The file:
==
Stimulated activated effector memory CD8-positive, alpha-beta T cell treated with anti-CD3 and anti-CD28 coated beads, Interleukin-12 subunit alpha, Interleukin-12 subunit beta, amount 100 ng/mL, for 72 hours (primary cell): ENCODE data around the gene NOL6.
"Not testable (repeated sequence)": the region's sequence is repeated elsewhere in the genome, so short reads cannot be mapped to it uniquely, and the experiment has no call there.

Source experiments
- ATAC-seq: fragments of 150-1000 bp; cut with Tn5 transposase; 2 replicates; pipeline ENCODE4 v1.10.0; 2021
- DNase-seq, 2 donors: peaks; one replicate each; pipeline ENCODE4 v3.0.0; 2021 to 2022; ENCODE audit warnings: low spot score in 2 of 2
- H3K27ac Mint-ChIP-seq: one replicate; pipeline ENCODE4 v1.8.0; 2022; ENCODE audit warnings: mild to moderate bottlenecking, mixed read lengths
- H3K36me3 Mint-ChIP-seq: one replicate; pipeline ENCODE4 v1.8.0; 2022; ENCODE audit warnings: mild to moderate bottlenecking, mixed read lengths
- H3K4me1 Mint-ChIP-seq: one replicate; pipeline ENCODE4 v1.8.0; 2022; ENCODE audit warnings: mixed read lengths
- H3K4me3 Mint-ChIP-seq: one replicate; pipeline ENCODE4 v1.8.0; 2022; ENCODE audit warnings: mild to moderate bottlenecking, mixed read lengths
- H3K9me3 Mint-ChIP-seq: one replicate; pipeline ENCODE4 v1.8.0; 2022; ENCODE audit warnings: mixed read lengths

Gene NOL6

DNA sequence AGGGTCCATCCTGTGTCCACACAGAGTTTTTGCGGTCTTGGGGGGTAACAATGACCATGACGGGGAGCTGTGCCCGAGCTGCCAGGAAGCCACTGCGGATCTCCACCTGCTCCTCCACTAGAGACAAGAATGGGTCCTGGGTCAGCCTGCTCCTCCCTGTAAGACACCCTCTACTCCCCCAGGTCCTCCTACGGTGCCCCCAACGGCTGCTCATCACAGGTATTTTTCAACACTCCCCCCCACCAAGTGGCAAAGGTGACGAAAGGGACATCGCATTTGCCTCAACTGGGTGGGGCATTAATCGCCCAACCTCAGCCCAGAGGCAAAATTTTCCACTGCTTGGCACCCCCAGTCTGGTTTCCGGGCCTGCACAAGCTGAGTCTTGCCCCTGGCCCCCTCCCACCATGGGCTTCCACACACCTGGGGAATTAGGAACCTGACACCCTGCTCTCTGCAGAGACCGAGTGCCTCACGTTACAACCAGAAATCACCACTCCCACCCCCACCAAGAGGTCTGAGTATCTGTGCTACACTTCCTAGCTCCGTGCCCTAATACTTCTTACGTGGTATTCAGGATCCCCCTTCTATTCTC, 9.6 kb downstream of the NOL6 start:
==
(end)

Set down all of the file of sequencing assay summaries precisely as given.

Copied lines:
Stimulated activated effector memory CD8-positive, alpha-beta T cell treated with anti-CD3 and anti-CD28 coated beads, Interleukin-12 subunit alpha, Interleukin-12 subunit beta, amount 100 ng/mL, for 72 hours (primary cell): ENCODE data around the gene NOL6.
"Not testable (repeated sequence)": the region's sequence is repeated elsewhere in the genome, so short reads cannot be mapped to it uniquely, and the experiment has no call there.

Source experiments
- ATAC-seq: fragments of 150-1000 bp; cut with Tn5 transposase; 2 replicates; pipeline ENCODE4 v1.10.0; 2021
- DNase-seq, 2 donors: peaks; one replicate each; pipeline ENCODE4 v3.0.0; 2021 to 2022; ENCODE audit warnings: low spot score in 2 of 2
- H3K27ac Mint-ChIP-seq: one replicate; pipeline ENCODE4 v1.8.0; 2022; ENCODE audit warnings: mild to moderate bottlenecking, mixed read lengths
- H3K36me3 Mint-ChIP-seq: one replicate; pipeline ENCODE4 v1.8.0; 2022; ENCODE audit warnings: mild to moderate bottlenecking, mixed read lengths
- H3K4me1 Mint-ChIP-seq: one replicate; pipeline ENCODE4 v1.8.0; 2022; ENCODE audit warnings: mixed read lengths
- H3K4me3 Mint-ChIP-seq: one replicate; pipeline ENCODE4 v1.8.0; 2022; ENCODE audit warnings: mild to moderate bottlenecking, mixed read lengths
- H3K9me3 Mint-ChIP-seq: one replicate; pipeline ENCODE4 v1.8.0; 2022; ENCODE audit warnings: mixed read lengths

Gene NOL6

DNA sequence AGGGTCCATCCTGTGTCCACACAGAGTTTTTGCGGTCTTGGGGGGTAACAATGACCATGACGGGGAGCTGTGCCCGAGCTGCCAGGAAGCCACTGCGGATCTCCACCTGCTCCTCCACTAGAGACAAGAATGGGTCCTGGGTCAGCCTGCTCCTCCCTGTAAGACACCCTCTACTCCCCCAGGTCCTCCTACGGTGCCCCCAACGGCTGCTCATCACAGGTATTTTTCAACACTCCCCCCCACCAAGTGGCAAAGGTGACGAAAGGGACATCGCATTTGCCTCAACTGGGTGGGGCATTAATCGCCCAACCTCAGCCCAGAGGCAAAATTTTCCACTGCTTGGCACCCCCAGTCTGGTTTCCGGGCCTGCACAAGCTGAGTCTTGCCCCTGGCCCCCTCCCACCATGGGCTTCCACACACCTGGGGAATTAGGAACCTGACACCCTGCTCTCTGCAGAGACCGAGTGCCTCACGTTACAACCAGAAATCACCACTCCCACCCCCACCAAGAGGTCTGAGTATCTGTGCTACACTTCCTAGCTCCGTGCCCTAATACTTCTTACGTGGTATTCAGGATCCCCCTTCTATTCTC, 9.6 kb downstream of the NOL6 start: